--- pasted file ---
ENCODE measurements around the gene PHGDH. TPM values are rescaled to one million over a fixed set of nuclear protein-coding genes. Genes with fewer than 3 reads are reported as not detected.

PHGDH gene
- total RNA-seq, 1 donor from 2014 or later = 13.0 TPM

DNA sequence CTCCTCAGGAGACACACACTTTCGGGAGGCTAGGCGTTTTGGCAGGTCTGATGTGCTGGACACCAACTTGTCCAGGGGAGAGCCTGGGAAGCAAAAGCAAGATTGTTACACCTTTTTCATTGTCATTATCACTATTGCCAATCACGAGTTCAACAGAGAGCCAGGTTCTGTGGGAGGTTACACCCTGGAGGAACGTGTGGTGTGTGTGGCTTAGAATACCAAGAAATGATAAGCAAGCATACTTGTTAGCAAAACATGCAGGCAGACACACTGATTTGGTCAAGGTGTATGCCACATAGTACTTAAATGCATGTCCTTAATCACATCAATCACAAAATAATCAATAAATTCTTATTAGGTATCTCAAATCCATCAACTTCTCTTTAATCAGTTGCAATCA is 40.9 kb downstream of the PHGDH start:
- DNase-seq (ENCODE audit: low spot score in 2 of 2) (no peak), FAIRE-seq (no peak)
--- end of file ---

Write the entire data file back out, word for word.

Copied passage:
ENCODE measurements around the gene PHGDH. TPM values are rescaled to one million over a fixed set of nuclear protein-coding genes. Genes with fewer than 3 reads are reported as not detected.

PHGDH gene
- total RNA-seq, 1 donor from 2014 or later = 13.0 TPM

DNA sequence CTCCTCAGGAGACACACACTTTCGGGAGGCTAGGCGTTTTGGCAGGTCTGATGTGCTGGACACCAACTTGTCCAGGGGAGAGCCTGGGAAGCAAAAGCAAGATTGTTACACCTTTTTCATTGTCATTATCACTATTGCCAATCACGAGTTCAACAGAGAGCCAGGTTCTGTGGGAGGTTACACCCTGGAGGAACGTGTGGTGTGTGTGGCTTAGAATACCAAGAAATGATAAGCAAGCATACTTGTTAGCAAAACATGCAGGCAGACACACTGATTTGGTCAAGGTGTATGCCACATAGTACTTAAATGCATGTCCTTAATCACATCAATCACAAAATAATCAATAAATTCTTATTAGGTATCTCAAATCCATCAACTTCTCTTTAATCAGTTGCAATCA is 40.9 kb downstream of the PHGDH start:
- DNase-seq (ENCODE audit: low spot score in 2 of 2) (no peak), FAIRE-seq (no peak)